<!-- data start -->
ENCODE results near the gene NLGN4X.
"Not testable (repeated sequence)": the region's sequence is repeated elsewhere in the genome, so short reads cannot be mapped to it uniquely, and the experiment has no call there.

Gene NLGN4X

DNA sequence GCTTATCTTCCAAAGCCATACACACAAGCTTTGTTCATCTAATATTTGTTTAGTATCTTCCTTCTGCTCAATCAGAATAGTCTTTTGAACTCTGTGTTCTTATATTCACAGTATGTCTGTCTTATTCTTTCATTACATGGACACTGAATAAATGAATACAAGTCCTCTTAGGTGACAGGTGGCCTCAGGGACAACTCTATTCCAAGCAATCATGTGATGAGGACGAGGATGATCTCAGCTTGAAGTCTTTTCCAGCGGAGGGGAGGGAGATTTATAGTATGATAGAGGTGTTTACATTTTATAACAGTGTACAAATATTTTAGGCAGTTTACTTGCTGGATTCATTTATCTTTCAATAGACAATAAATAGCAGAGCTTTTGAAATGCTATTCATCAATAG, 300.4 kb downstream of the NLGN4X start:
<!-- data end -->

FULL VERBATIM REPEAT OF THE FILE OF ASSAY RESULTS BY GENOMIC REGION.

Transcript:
ENCODE results near the gene NLGN4X.
"Not testable (repeated sequence)": the region's sequence is repeated elsewhere in the genome, so short reads cannot be mapped to it uniquely, and the experiment has no call there.

Gene NLGN4X

DNA sequence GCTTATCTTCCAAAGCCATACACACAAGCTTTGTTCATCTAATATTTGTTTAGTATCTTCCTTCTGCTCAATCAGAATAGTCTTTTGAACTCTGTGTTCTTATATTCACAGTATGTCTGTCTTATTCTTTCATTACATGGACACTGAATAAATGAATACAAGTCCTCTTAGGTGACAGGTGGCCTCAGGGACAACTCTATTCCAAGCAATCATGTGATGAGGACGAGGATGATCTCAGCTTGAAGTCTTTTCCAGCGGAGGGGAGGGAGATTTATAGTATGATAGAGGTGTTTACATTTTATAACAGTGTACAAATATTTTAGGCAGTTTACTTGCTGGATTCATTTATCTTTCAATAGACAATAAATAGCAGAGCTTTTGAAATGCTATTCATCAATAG, 300.4 kb downstream of the NLGN4X start: